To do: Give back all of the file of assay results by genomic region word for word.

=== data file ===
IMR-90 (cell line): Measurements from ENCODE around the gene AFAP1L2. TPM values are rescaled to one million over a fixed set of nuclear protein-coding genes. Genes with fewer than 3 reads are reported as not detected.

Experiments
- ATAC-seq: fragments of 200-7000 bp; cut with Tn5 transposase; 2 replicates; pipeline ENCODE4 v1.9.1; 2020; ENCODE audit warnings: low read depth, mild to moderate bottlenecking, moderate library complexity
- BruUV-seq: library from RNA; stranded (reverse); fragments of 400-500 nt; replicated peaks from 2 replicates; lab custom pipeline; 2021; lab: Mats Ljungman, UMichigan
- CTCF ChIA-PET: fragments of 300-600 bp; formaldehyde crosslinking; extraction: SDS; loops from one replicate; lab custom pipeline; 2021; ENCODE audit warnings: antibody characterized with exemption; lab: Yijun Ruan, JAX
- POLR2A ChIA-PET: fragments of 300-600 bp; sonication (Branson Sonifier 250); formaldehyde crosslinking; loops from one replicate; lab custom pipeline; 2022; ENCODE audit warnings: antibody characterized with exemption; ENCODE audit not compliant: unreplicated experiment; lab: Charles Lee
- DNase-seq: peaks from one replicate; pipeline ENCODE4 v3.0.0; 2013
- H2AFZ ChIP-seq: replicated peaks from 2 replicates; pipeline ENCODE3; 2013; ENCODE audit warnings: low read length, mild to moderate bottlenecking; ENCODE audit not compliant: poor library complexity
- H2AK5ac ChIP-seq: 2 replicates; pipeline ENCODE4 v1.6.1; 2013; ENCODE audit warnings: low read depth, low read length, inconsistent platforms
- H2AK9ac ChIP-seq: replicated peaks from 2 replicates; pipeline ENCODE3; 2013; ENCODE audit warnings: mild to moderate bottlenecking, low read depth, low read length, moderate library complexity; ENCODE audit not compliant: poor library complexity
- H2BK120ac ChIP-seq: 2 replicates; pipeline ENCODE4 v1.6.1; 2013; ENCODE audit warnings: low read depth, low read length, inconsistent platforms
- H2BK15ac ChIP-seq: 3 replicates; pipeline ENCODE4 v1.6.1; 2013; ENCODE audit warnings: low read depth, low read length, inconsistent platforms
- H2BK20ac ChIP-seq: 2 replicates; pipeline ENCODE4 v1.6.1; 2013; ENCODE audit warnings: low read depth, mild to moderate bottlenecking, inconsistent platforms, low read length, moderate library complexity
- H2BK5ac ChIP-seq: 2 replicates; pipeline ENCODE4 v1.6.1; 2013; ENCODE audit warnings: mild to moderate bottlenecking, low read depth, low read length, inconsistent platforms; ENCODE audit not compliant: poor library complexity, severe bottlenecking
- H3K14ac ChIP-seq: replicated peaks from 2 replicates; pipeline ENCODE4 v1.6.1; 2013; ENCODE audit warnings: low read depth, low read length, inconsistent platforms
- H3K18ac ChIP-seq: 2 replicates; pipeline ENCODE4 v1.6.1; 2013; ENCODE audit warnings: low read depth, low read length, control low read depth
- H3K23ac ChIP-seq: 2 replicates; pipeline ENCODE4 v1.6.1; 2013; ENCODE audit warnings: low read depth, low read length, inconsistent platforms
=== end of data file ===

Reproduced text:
IMR-90 (cell line): Measurements from ENCODE around the gene AFAP1L2. TPM values are rescaled to one million over a fixed set of nuclear protein-coding genes. Genes with fewer than 3 reads are reported as not detected.

Experiments
- ATAC-seq: fragments of 200-7000 bp; cut with Tn5 transposase; 2 replicates; pipeline ENCODE4 v1.9.1; 2020; ENCODE audit warnings: low read depth, mild to moderate bottlenecking, moderate library complexity
- BruUV-seq: library from RNA; stranded (reverse); fragments of 400-500 nt; replicated peaks from 2 replicates; lab custom pipeline; 2021; lab: Mats Ljungman, UMichigan
- CTCF ChIA-PET: fragments of 300-600 bp; formaldehyde crosslinking; extraction: SDS; loops from one replicate; lab custom pipeline; 2021; ENCODE audit warnings: antibody characterized with exemption; lab: Yijun Ruan, JAX
- POLR2A ChIA-PET: fragments of 300-600 bp; sonication (Branson Sonifier 250); formaldehyde crosslinking; loops from one replicate; lab custom pipeline; 2022; ENCODE audit warnings: antibody characterized with exemption; ENCODE audit not compliant: unreplicated experiment; lab: Charles Lee
- DNase-seq: peaks from one replicate; pipeline ENCODE4 v3.0.0; 2013
- H2AFZ ChIP-seq: replicated peaks from 2 replicates; pipeline ENCODE3; 2013; ENCODE audit warnings: low read length, mild to moderate bottlenecking; ENCODE audit not compliant: poor library complexity
- H2AK5ac ChIP-seq: 2 replicates; pipeline ENCODE4 v1.6.1; 2013; ENCODE audit warnings: low read depth, low read length, inconsistent platforms
- H2AK9ac ChIP-seq: replicated peaks from 2 replicates; pipeline ENCODE3; 2013; ENCODE audit warnings: mild to moderate bottlenecking, low read depth, low read length, moderate library complexity; ENCODE audit not compliant: poor library complexity
- H2BK120ac ChIP-seq: 2 replicates; pipeline ENCODE4 v1.6.1; 2013; ENCODE audit warnings: low read depth, low read length, inconsistent platforms
- H2BK15ac ChIP-seq: 3 replicates; pipeline ENCODE4 v1.6.1; 2013; ENCODE audit warnings: low read depth, low read length, inconsistent platforms
- H2BK20ac ChIP-seq: 2 replicates; pipeline ENCODE4 v1.6.1; 2013; ENCODE audit warnings: low read depth, mild to moderate bottlenecking, inconsistent platforms, low read length, moderate library complexity
- H2BK5ac ChIP-seq: 2 replicates; pipeline ENCODE4 v1.6.1; 2013; ENCODE audit warnings: mild to moderate bottlenecking, low read depth, low read length, inconsistent platforms; ENCODE audit not compliant: poor library complexity, severe bottlenecking
- H3K14ac ChIP-seq: replicated peaks from 2 replicates; pipeline ENCODE4 v1.6.1; 2013; ENCODE audit warnings: low read depth, low read length, inconsistent platforms
- H3K18ac ChIP-seq: 2 replicates; pipeline ENCODE4 v1.6.1; 2013; ENCODE audit warnings: low read depth, low read length, control low read depth
- H3K23ac ChIP-seq: 2 replicates; pipeline ENCODE4 v1.6.1; 2013; ENCODE audit warnings: low read depth, low read length, inconsistent platforms